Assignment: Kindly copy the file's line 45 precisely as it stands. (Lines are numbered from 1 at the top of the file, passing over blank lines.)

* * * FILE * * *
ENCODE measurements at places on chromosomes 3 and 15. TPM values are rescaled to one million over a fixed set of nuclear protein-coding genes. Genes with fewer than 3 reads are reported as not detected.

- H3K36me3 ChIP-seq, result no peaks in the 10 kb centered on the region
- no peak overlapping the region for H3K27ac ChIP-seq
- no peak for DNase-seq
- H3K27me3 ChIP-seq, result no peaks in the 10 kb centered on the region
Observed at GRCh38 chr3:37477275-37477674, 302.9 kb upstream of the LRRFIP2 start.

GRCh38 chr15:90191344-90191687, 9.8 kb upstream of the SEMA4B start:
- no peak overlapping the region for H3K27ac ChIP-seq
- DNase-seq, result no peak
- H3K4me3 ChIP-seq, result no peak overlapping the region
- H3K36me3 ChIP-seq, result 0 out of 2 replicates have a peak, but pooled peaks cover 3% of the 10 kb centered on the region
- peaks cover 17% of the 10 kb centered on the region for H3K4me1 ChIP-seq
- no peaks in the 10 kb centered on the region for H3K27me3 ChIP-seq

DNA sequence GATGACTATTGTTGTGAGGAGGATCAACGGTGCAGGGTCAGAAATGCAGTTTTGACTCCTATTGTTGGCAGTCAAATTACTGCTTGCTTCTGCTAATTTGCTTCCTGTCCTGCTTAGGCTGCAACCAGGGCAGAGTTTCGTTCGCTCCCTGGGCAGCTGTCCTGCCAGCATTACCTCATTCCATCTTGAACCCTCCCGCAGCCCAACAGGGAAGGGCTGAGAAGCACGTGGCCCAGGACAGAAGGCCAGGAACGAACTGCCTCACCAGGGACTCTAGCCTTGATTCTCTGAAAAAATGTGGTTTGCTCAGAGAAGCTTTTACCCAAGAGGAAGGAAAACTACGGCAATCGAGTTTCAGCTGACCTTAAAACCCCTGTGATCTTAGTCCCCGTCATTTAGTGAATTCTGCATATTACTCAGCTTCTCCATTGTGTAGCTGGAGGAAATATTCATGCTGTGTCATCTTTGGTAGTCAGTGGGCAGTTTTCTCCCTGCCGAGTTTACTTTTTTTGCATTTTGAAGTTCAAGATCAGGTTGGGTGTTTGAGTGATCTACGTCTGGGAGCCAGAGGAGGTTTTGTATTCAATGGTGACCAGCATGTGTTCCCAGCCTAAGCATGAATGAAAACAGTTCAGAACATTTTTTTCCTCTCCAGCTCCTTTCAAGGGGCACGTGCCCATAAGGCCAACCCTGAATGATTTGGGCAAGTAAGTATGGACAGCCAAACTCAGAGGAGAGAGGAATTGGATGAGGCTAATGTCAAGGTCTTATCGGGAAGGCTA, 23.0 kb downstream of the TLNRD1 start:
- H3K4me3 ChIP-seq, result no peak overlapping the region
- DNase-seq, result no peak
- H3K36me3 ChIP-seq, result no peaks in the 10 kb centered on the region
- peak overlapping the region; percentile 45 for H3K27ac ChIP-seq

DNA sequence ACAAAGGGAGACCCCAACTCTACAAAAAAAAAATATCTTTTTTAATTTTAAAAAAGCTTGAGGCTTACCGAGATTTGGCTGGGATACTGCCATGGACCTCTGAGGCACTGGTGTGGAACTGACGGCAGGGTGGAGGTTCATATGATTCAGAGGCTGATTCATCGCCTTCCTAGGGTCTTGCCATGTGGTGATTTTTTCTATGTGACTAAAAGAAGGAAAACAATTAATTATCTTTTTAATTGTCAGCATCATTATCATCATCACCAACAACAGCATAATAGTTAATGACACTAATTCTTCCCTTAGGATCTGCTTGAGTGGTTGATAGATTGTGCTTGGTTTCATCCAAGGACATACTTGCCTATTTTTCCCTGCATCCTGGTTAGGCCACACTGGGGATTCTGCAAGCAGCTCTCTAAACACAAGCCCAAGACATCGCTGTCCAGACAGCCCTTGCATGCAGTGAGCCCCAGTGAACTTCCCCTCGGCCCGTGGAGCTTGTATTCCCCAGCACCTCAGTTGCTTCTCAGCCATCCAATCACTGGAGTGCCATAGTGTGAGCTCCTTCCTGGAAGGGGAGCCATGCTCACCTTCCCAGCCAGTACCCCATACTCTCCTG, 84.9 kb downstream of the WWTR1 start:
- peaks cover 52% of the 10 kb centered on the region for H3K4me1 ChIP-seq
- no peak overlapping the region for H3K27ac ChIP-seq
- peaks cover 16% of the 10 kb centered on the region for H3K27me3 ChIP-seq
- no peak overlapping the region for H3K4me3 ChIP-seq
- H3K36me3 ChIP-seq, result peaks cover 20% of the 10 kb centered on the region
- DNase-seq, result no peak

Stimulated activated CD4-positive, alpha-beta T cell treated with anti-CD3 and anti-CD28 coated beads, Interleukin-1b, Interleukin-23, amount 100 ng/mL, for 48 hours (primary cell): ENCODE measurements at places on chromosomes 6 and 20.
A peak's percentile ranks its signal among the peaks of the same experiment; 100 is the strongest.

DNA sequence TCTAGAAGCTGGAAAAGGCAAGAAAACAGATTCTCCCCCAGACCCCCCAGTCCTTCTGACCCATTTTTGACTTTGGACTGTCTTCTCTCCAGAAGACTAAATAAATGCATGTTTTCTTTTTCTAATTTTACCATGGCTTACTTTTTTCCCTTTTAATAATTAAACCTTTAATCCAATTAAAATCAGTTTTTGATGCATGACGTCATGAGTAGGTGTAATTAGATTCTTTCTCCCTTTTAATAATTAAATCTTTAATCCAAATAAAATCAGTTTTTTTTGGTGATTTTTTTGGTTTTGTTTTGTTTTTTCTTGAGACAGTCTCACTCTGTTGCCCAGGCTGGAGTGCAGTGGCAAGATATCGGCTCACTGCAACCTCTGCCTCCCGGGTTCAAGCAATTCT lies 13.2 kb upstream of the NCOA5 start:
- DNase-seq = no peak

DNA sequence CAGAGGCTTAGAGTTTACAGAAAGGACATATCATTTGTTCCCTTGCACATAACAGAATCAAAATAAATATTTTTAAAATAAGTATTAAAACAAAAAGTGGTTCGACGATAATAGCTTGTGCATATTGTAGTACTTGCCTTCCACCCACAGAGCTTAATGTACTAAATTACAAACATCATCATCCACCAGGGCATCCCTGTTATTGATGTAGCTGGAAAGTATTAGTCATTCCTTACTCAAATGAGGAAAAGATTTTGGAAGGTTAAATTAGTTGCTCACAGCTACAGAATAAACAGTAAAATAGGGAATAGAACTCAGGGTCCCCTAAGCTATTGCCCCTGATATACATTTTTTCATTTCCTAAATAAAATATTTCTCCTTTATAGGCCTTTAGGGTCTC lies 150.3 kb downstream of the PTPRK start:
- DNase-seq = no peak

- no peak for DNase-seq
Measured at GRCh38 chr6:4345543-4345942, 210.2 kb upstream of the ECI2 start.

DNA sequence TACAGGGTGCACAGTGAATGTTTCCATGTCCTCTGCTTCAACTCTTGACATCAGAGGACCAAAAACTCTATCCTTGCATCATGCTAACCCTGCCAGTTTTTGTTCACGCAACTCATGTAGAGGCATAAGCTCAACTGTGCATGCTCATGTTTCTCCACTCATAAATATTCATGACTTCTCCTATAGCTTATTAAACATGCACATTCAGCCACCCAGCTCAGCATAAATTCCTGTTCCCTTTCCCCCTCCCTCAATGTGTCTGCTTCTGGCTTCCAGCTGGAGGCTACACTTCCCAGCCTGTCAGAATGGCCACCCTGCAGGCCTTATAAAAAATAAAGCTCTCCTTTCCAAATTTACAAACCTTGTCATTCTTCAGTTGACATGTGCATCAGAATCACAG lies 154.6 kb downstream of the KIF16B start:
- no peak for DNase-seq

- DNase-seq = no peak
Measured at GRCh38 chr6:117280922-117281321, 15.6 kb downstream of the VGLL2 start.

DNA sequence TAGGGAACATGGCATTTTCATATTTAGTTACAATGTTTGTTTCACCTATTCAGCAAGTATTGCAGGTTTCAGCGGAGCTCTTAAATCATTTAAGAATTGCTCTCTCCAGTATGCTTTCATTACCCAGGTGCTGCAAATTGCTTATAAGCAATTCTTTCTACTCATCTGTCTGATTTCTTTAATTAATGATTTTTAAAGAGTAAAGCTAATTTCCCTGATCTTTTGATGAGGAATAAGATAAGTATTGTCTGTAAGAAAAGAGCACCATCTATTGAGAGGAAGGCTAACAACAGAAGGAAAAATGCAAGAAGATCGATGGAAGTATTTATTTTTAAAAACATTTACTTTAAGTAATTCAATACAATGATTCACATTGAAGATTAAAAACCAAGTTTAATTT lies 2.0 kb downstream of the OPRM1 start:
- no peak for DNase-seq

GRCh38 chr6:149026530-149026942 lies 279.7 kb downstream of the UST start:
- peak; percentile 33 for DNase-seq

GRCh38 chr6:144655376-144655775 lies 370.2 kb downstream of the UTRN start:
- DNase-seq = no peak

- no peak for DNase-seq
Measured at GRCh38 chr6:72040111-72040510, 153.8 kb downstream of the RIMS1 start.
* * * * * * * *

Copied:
Measured at GRCh38 chr6:72040111-72040510, 153.8 kb downstream of the RIMS1 start.